By Manny Alvarez, ,
Published October 28, 2015
I want to take this opportunity to commend the doctors at Cardinal Glennon Children’s Medical Center in St. Louis for performing a tracheotomy on little Joseph Maraachli.
Joseph Maraachli, a 13-month-old boy, known to the world as “Baby Joseph,” has sparked renewed vigor into the “right-to-life” debate.
Joseph was born with a progressive neurological disease called Leigh Syndrome. Doctors at the Canadian hospital where he was being treated determined that he was in a permanent vegetative state and were ready to remove his breathing tube.
Joseph’s parents, however, fought to have a tracheotomy performed, so that Joseph could spend his remaining days at home. But after a Canadian court upheld the doctors’ orders, the Maraachlis sought help from Rev. Frank Palone and the Priests for Life organization, who rescued Joseph and placed him in the care of the doctors at Cardinal Glennon Children’s Medical Center.
There, Joseph received the tracheotomy his parents requested and is expected to remain in intensive care for 7 to 10 days. When discharged, he will be treated at Ranken Jordan, a pediatric specialty hospital in St. Louis, and finally, he will be able to return to his family home in Windsor, Ontario.
I’ve heard many comments on this story, ranging from supportive to critical. Some people I’ve talked to are upset – they believe that by performing a tracheotomy, Joseph’s parents and doctors are prolonging his suffering.
I have to disagree. I believe the actions taken by the hospital fall in line with the standards that many institutions have in regard to palliative care for children with terminal diseases.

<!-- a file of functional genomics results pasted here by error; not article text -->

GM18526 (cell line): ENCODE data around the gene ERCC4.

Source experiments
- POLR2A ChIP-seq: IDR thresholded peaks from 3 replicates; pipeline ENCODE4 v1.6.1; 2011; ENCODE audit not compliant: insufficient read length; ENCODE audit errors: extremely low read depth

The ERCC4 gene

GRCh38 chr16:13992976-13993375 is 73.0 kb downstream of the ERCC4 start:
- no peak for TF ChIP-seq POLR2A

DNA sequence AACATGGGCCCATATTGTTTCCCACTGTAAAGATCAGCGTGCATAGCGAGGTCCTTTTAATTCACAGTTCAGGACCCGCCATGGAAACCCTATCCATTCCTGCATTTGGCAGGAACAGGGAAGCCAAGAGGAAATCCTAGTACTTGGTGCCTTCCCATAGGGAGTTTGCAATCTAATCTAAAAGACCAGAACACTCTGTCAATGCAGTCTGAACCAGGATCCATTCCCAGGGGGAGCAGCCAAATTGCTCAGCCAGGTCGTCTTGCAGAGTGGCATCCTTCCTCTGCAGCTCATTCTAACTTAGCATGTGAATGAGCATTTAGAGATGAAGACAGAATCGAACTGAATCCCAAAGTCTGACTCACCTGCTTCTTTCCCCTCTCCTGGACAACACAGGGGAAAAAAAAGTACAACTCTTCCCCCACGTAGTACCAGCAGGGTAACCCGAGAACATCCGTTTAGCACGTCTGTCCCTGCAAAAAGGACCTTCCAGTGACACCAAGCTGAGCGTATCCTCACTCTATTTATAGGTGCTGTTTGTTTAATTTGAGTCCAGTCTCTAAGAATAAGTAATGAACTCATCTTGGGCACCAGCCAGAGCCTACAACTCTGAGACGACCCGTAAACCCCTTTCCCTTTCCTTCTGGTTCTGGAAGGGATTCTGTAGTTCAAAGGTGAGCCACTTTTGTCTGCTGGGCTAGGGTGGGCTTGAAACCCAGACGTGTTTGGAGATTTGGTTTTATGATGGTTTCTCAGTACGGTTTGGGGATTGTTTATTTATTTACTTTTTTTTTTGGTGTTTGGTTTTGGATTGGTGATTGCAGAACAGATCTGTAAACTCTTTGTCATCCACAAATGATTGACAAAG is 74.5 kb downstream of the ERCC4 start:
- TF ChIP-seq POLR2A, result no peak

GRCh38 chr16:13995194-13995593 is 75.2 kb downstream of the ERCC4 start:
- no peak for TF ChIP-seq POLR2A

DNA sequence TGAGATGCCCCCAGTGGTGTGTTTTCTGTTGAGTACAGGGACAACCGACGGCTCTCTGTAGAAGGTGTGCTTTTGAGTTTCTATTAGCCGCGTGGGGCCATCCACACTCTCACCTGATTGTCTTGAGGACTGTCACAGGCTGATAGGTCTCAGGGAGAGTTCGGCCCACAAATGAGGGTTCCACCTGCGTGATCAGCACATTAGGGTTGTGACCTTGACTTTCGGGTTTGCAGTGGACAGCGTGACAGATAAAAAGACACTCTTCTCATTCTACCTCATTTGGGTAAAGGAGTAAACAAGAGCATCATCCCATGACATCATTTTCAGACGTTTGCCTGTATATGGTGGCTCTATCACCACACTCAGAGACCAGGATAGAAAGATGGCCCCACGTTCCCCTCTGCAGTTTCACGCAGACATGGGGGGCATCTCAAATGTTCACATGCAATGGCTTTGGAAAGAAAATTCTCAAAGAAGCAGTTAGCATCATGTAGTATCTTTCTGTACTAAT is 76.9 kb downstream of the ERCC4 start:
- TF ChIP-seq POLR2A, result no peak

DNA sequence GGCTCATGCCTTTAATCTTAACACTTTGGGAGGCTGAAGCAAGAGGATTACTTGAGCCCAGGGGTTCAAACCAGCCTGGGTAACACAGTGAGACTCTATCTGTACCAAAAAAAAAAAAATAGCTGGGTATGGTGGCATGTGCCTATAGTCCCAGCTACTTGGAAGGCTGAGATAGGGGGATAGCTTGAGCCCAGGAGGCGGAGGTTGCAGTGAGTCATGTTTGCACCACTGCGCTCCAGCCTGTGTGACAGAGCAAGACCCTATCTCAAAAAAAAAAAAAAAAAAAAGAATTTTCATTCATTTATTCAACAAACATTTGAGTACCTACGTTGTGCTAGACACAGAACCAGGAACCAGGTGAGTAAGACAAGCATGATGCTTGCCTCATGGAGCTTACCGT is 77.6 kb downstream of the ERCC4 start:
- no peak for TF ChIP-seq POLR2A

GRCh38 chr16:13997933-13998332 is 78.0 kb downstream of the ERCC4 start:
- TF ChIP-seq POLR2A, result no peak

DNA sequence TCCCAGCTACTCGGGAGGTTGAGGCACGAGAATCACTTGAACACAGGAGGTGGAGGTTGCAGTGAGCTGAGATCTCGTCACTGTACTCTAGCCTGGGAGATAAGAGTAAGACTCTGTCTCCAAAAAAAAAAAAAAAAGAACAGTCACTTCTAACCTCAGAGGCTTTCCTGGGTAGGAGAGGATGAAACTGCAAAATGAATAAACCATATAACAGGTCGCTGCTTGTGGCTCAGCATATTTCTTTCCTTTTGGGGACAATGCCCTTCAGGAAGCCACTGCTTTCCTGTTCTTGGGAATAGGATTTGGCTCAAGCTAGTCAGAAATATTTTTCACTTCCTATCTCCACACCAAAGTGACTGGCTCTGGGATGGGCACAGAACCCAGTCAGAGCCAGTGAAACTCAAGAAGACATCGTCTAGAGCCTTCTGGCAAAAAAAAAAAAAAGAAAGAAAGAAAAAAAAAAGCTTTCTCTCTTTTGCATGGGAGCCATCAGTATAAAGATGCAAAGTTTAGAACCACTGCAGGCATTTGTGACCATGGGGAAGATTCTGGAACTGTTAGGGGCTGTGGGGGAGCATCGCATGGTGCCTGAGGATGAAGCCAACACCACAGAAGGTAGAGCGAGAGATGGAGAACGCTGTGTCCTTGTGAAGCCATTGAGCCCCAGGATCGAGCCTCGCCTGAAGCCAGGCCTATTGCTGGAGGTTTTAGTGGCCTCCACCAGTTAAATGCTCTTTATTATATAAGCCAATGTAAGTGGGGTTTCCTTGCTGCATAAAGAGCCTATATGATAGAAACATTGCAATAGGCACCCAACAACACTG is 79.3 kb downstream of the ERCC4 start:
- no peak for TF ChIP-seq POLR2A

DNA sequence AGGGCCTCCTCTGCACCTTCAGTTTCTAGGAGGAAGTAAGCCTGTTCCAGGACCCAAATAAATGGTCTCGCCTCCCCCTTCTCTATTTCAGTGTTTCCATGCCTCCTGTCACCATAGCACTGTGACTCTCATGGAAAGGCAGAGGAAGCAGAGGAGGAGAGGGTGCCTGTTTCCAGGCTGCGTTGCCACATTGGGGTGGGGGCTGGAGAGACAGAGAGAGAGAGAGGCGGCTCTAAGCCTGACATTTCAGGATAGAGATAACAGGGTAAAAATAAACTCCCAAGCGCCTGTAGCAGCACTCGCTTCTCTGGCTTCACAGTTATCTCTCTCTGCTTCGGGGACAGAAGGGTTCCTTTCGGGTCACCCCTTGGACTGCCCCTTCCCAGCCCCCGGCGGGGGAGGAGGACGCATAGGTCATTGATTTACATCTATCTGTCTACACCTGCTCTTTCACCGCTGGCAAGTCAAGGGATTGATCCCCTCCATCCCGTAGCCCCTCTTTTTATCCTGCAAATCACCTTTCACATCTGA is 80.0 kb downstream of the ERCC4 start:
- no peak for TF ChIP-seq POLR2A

The goal of palliative care, as defined by the American Academy of Pediatrics, is to promote the welfare of infants and children living with life-threatening or terminal conditions and their families. The guidelines include having sensitivity to and respect for the child's and family's wishes as well as alleviating pain and providing access to therapies that will improve the child’s quality of life.
And as far as I’m concerned, that’s exactly what Joseph’s new doctors did in this case.
Let’s get something straight: A tracheotomy does not necessarily prolong the life of terminally ill patients. Its main purpose is to provide comfort to the patient.
Breathing tubes inserted through the mouth or nose can cause painful sores to develop along the inside of the mouth and throat. A tracheotomy, meanwhile, inserts a tube directly into the throat through an incision in the neck. This eliminates some of the pain and discomfort associated with intubation.
In this particular case, the tracheotomy will also allow Joseph to go home and live out his remaining days with his family.
So, according the guidelines for palliative care – it appears to me that Joseph’s doctors acted exactly as they should have acted. They respected the wishes of their patient’s parents, who wanted their son to come home, and they alleviated some of Joseph’s suffering.
It was the right care for the right patient, and I applaud them for their efforts.